Betsy Barbour house. Dancing and custom many of the sorority houses Cs . 17.-Mother and Robert Knode, '23, and Car
bridge were followed by a musical will have places open during the Sum- Corvallis, Oro, MaytHurbach, '23, of Archbold,
program which included a violin se- mer session where girls may find va- son will receive their sheepskins to- married May 8 in Birmingh

ma
ve
an
ye
rs.-

Ir

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'11

I t A

* r
-
Frocks New York Chooses
for Dancing in May

*AA
i s!ite'°

A peep into
loves and live
seeking BR(

the indiscreet '
°s of sensation
-ADWAY.
lC I -
r.
~2
/ ~ = i~F

For love, reaching the
crest of its delerious fren-
zy, will recognize no ob-
stacles, give heed to no
other power than its own!

A report to GOODYEAR
from The Wreath of the A venue

Broadway flashes its lights before dark these long May
evenings. And fashionable New York begins its dinner-
and-dancing evenings before the daylight-saving sun has
gone completely down.
At the Palais Royal, the Rendez-vous, Trocadero
and the Lido (a new cabaret in the Italian manner with
a Venetian front that is tea rose in color), new evening
clothes come out for a new season.

.
I
1
i
I
i
I
E
I

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. I _ _

7 "1A@ML

Presents'

- I,

kening dresses
of chifffon
-in soft flower colors flutter
out of any number of twi-
light-blooming taxicabs. At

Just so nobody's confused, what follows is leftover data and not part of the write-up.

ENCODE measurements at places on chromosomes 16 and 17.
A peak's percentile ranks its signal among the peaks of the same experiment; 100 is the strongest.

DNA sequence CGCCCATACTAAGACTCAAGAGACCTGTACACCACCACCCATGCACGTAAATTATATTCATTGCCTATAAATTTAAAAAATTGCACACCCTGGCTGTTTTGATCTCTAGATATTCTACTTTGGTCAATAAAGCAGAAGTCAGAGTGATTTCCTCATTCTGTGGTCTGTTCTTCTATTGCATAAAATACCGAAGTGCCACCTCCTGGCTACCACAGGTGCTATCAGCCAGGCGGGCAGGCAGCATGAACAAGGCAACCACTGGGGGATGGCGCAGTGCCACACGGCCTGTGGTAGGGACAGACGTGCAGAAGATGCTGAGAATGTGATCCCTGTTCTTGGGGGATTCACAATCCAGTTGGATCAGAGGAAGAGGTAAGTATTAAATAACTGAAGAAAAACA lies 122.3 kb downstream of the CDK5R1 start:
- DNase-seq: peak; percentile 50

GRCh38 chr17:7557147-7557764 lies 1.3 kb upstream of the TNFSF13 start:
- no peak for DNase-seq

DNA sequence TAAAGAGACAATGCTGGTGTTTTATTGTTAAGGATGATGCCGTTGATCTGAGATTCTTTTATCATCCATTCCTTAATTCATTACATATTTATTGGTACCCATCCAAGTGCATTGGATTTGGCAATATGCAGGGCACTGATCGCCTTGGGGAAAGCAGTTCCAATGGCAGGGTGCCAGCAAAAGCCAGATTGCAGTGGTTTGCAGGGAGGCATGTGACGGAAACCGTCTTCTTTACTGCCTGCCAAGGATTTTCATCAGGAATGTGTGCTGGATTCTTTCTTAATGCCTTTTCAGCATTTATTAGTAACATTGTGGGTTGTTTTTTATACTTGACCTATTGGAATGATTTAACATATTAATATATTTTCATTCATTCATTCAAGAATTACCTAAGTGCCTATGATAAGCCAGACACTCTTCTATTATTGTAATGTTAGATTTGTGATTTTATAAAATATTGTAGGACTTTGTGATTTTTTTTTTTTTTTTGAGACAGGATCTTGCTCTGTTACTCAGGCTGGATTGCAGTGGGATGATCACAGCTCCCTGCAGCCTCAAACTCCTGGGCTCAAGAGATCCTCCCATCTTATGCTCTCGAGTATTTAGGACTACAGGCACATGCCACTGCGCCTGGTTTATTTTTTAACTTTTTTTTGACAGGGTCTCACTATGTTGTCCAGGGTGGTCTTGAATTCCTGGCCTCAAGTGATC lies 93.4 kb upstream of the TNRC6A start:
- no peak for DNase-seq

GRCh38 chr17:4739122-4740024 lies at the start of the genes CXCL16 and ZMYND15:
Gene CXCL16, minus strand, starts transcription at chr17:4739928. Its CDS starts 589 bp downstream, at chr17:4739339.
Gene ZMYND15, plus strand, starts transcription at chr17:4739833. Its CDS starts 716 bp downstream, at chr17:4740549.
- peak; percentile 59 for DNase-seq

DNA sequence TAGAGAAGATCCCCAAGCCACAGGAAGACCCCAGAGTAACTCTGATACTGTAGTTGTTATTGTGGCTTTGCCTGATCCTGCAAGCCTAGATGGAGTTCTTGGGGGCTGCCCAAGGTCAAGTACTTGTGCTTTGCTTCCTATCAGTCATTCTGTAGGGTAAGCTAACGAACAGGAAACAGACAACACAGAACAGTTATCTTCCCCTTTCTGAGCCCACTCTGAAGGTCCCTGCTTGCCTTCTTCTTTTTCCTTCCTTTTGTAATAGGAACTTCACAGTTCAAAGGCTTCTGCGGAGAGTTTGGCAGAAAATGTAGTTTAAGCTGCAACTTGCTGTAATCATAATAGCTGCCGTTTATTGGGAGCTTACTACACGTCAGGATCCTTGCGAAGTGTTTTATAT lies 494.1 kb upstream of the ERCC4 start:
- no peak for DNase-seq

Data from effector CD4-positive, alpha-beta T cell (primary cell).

the opening of the Palais Roy-
al's new summer cabaret, for
instance, there are many
shingled heads whose boyish-
ness is contradicted by the
feminine accent of soft chif-
fon frocks.
Billie Burke, for example,
with her famous red-gold
shingle, wears a chiffon frock
in one of her favorite and
equally famous pink shades.
This time it is cyclamen pink
that she chooses for a cling-
Ing, full-skirted chiffon frock.
itvo hhite dresses
appear
-the slim sheath gown and
bouffant dancing dress. Both
by Madame Francis. And
both evidence of the design-
ers belief in the white even-
ing dress sponsored now by
Paris for summer fashion.

flack lace ober
gale satin
--another very feminine fash-
ion, appears often and agrees
with chiffon that all who are
shingle-bobbed are not boy-
ish-all of the time.
Slender beltless
satin dresses
-moulded to the slender fig-
ure, are the choice of the
more sophisticated woman.
Madame Francis, the upper
Avenue modiste, wears one of
these sheath-like dresses in
white satin when she attends
the Palais Royal opening.
She is there especially to
study the effect of the dress
that she has designed for the
dancer, Bonnie Glass, whose
name heads the program of
the new entertainment. The
dancing airy frock is of
white chiffon, trimmed at the
sides with white ostrich, and
in front and back with long
sparkling rows of tiny rhine-
stones.

FEATURI' Ti.E MOST WIDELY HERALDED JUVENLE ACTRESS IN THE
HISTORY OF SCREENDOM
HAYDEN STEVENSON ROBERT ELLIS ELINOR FAIRE

JOE DOWLING
THE LAW IS MIGHTY!
MIGHTIER STILL
- IS LOVE

WILLIAM WELSH

WINIFRED BRYSON

/

SUNDAY
SCUE D'LE
Matinee
1:30-3:00--4.:30
Evening
7-400 and 8:30
PRICES
All Seats ..... .31c
Wear Tax........4c
Totsl.........
-. Kiddies . l . 10

Packed from end to end with tre-
mendous gripping moments of
drama, lightened by the most de-
Igihtful humor. A picture of
every day life-daring in its re-
vealment of a man's folly and a
woman's jealousy. A picture
that will give you the highest of
entertainment value.

4V
w III iE ((II((c ; ..,,,<< tlt t l rt «l r ,i n - ; r i i11111(II(Itl(II R l f l

Arcade-"The Law
with Baby Peggy.
Majestic - Buster
"Sherlock, Jr."

Forbids,"
Keaton in

1

ood year's Displays New
May Dance Frocks

uerth - Kenneth Ilarlan in
Claire Windsor in '*The Lit-
tle Church Around the Cor-
ner." .

Lobely models at $35 0 $85

OTHER FEATURES
"THE WEAKLING"
A Sunshine Comedy
NEWS

Orpheum-"The Flying

h'iflk

Beautifully made of chiffon, of black lace over pale

TOPICS

ORCHESTRI

°Dut

ltcn-